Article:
I want to try to use amp sims on logic pro with a real cab. I have a laptop with an apogee one audio interface. My idea was to plug the guitar to apogee, then apogee to logic and finally, connect the apogee's headphone output to an amp's Effects Loop return (in order to use the power amp in the amp) and then the amp is connected to a cab. Apogee's headphone output is 1/8", will a regular 1/8" male to 1/4" female adapter work, using a regular guitar cable to connect to the power amp?
It may work, but it's a risky proposition. Headphone outputs generally have a low impedance (0.5 - 50 Ohms) and relatively high level signal (5-20 dBu). Apogee One nomimal specifications state a 14dBu output without indication of impedance.
Generally an effects return is a "line level" input, it expects (depending on the specific equipment) anywhere from -10 dBv ("consumer line level") to +4dBU ("professional line level"). So rather less "potent" signal than the Apogee's headphone output. So depending on the specific characteristics of your amp you may be able to drive it by means of the effects return, provided you keep rather low the output volume from the Apogee. If you turn it too high you almost for sure are going to saturate the amp, and damage may even be possible.
Also, due to impedance mismatching you may also loose signal quality, namely (I think) high frequencies content. Headphones typically have an input impedance of a few dozens to a few hundred ohms, so the output of the Apogee (not specified) may be optimized for that. But that's less probably a problem, as line level inputs have typically an input impedance of around 10 kΩ or more and any source with a LOWER output impedance will probably be fine.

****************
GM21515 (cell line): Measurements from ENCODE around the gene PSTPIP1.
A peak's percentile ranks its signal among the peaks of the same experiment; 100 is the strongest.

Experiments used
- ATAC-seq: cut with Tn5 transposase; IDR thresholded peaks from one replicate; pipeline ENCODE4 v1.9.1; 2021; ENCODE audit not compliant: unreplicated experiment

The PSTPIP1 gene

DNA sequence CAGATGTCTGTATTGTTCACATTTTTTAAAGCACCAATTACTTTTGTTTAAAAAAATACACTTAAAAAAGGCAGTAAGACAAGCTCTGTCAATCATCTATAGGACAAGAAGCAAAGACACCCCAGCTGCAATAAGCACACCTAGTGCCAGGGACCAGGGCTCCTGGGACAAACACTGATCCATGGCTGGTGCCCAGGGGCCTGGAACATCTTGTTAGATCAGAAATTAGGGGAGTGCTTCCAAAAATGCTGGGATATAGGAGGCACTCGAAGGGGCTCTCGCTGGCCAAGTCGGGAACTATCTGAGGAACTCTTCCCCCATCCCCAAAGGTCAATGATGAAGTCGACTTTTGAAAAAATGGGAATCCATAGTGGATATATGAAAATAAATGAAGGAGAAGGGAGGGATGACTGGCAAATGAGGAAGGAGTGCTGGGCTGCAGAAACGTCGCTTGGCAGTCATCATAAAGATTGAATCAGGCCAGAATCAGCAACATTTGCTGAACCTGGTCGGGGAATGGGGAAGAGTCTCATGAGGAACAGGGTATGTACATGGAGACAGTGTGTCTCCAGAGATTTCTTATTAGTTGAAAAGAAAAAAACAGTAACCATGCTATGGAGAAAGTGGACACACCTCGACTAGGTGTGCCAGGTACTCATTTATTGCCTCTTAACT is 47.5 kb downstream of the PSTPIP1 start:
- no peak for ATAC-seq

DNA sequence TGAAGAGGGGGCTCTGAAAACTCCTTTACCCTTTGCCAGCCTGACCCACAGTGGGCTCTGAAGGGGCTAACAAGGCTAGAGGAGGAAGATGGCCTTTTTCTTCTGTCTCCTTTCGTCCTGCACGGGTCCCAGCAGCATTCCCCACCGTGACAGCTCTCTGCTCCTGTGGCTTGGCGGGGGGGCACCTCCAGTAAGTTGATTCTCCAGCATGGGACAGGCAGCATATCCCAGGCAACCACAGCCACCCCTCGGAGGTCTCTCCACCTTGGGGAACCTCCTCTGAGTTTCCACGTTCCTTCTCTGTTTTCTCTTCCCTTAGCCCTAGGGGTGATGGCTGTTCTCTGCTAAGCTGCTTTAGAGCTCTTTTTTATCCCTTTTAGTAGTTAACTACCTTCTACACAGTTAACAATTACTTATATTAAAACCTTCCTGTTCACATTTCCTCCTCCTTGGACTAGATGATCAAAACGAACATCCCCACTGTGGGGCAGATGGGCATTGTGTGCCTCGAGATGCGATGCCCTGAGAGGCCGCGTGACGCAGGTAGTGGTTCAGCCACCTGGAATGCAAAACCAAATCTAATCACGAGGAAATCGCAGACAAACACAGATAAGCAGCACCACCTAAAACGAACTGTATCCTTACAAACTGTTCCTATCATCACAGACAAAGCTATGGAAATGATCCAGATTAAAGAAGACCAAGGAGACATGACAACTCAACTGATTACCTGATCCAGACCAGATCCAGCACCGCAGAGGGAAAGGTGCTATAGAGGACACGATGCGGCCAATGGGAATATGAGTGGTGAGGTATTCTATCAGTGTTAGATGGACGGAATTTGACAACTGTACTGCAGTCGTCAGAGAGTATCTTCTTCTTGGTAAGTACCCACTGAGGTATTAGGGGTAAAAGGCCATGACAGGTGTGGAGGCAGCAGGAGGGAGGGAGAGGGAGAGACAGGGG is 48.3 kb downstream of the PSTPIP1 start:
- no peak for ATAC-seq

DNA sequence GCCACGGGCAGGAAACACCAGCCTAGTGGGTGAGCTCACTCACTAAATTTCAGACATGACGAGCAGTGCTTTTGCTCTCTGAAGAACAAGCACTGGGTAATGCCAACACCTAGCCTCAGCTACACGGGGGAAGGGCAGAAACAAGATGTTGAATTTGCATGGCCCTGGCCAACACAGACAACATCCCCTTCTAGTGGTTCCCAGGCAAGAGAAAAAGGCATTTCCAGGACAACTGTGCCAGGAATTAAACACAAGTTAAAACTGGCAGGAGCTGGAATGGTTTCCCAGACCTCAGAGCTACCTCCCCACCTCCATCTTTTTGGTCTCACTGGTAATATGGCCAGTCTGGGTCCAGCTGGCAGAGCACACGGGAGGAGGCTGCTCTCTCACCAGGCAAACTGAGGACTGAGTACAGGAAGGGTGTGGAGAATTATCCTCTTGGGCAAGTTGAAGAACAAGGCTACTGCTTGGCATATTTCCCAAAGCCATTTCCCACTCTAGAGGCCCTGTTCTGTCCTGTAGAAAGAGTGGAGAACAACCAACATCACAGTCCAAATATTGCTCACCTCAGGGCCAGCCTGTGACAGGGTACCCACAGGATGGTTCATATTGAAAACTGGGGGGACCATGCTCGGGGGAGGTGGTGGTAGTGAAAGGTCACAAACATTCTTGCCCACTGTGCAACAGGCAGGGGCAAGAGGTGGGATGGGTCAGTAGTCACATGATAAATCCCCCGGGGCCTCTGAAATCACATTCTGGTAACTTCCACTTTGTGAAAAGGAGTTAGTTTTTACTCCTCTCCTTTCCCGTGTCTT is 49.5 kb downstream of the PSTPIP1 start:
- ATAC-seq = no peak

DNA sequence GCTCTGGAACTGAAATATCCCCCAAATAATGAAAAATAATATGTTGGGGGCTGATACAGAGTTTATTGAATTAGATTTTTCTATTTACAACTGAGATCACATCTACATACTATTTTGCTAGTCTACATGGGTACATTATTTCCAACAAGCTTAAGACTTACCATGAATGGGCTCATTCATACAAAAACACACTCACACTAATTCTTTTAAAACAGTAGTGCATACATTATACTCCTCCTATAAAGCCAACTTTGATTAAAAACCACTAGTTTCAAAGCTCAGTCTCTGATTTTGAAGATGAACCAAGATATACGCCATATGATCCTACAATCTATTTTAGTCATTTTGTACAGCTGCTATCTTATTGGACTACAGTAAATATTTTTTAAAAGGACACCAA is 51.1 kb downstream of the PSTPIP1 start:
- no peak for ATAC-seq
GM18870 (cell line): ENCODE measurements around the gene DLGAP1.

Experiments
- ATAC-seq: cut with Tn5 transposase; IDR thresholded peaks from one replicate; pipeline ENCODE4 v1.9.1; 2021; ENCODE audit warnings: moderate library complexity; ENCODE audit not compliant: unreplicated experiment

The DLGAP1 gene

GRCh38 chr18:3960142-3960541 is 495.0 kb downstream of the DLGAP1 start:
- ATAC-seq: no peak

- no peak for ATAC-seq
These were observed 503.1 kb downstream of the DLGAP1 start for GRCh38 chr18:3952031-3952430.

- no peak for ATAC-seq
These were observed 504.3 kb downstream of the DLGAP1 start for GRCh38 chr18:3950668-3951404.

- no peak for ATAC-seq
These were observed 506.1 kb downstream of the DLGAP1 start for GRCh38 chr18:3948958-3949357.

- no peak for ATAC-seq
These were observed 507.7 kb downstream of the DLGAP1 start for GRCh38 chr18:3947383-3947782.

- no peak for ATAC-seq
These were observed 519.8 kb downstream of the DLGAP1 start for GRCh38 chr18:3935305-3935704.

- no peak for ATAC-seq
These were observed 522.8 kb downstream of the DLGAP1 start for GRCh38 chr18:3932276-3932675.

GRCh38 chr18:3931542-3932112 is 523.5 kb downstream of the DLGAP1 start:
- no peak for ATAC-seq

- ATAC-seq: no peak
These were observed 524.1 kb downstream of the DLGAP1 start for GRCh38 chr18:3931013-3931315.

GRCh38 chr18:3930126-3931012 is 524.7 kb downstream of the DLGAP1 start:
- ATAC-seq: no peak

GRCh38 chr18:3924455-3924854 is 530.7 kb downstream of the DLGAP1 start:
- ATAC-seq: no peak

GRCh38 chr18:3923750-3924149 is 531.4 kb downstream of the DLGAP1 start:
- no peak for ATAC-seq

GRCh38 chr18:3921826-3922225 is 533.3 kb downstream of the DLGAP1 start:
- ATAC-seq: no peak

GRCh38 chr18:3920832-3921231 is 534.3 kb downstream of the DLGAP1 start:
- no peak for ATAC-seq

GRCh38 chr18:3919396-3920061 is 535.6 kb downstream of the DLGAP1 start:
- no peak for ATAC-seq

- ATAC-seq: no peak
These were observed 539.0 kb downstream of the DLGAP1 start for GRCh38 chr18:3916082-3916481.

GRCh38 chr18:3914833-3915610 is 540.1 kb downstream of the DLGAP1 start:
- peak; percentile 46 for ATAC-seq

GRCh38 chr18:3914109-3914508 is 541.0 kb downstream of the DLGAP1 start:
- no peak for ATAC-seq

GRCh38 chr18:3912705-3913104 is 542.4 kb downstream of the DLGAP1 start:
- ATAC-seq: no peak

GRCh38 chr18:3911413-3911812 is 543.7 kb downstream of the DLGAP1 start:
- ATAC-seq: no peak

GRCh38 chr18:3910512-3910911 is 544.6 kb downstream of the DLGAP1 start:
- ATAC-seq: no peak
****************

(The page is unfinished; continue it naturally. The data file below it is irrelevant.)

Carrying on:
In summary, for the price of jack adapter (~1$/€ in eBay) I say it's worth a try, but being EXTREMELY carefull controlling the output volume of the Apogee (starting from 0, increase VERY slowly and see what happens).
Also perhaps worth trying is using the lineout from the PC's motherboard. I know the audio quality may be not as good as the Apogee's, but the signal level is probably better adapted to feed the amp. Even if you only have a single "line/headphones" output in the PC, typically these output drivers are built to compromise between several types of load (headphones, recorder inputs, etc.) and respond in a more flexible way to the load applied to them than an optimized headphones output. For that, you would need to route audio in the PC to the motherboard audio output. This brings in another host of possible difficulties, but apparently from the Apogee description, the bundled software would facilitate that, as well as avoid internal latency.